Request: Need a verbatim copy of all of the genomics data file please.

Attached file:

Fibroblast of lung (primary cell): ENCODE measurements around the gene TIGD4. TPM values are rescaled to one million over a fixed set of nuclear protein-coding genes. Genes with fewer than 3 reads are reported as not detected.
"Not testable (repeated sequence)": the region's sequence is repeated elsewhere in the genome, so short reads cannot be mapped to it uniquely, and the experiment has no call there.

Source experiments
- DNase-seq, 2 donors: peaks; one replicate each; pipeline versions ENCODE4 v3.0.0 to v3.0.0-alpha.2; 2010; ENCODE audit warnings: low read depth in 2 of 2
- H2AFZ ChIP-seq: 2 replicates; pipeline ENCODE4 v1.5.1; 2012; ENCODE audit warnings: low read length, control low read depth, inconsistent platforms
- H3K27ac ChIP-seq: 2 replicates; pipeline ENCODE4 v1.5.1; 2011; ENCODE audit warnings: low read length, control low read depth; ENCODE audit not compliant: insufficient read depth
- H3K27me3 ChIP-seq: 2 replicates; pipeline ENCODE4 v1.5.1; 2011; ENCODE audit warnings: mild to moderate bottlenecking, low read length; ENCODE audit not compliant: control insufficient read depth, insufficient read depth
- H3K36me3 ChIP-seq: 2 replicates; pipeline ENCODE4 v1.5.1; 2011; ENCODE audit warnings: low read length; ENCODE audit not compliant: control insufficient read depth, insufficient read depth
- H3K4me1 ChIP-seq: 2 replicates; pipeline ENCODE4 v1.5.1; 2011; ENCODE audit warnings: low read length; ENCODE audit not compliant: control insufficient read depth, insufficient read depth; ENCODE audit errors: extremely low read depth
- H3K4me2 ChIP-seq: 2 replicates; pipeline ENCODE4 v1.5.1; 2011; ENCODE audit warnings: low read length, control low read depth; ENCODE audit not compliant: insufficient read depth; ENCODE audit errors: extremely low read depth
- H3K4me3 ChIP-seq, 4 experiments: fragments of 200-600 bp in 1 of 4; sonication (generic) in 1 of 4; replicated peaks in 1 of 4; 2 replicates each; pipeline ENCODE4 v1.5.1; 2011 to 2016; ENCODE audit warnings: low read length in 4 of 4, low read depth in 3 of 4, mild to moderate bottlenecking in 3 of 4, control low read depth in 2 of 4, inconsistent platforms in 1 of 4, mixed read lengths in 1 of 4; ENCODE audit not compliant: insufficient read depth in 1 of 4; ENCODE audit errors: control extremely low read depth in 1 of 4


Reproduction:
Fibroblast of lung (primary cell): ENCODE measurements around the gene TIGD4. TPM values are rescaled to one million over a fixed set of nuclear protein-coding genes. Genes with fewer than 3 reads are reported as not detected.
"Not testable (repeated sequence)": the region's sequence is repeated elsewhere in the genome, so short reads cannot be mapped to it uniquely, and the experiment has no call there.

Source experiments
- DNase-seq, 2 donors: peaks; one replicate each; pipeline versions ENCODE4 v3.0.0 to v3.0.0-alpha.2; 2010; ENCODE audit warnings: low read depth in 2 of 2
- H2AFZ ChIP-seq: 2 replicates; pipeline ENCODE4 v1.5.1; 2012; ENCODE audit warnings: low read length, control low read depth, inconsistent platforms
- H3K27ac ChIP-seq: 2 replicates; pipeline ENCODE4 v1.5.1; 2011; ENCODE audit warnings: low read length, control low read depth; ENCODE audit not compliant: insufficient read depth
- H3K27me3 ChIP-seq: 2 replicates; pipeline ENCODE4 v1.5.1; 2011; ENCODE audit warnings: mild to moderate bottlenecking, low read length; ENCODE audit not compliant: control insufficient read depth, insufficient read depth
- H3K36me3 ChIP-seq: 2 replicates; pipeline ENCODE4 v1.5.1; 2011; ENCODE audit warnings: low read length; ENCODE audit not compliant: control insufficient read depth, insufficient read depth
- H3K4me1 ChIP-seq: 2 replicates; pipeline ENCODE4 v1.5.1; 2011; ENCODE audit warnings: low read length; ENCODE audit not compliant: control insufficient read depth, insufficient read depth; ENCODE audit errors: extremely low read depth
- H3K4me2 ChIP-seq: 2 replicates; pipeline ENCODE4 v1.5.1; 2011; ENCODE audit warnings: low read length, control low read depth; ENCODE audit not compliant: insufficient read depth; ENCODE audit errors: extremely low read depth
- H3K4me3 ChIP-seq, 4 experiments: fragments of 200-600 bp in 1 of 4; sonication (generic) in 1 of 4; replicated peaks in 1 of 4; 2 replicates each; pipeline ENCODE4 v1.5.1; 2011 to 2016; ENCODE audit warnings: low read length in 4 of 4, low read depth in 3 of 4, mild to moderate bottlenecking in 3 of 4, control low read depth in 2 of 4, inconsistent platforms in 1 of 4, mixed read lengths in 1 of 4; ENCODE audit not compliant: insufficient read depth in 1 of 4; ENCODE audit errors: control extremely low read depth in 1 of 4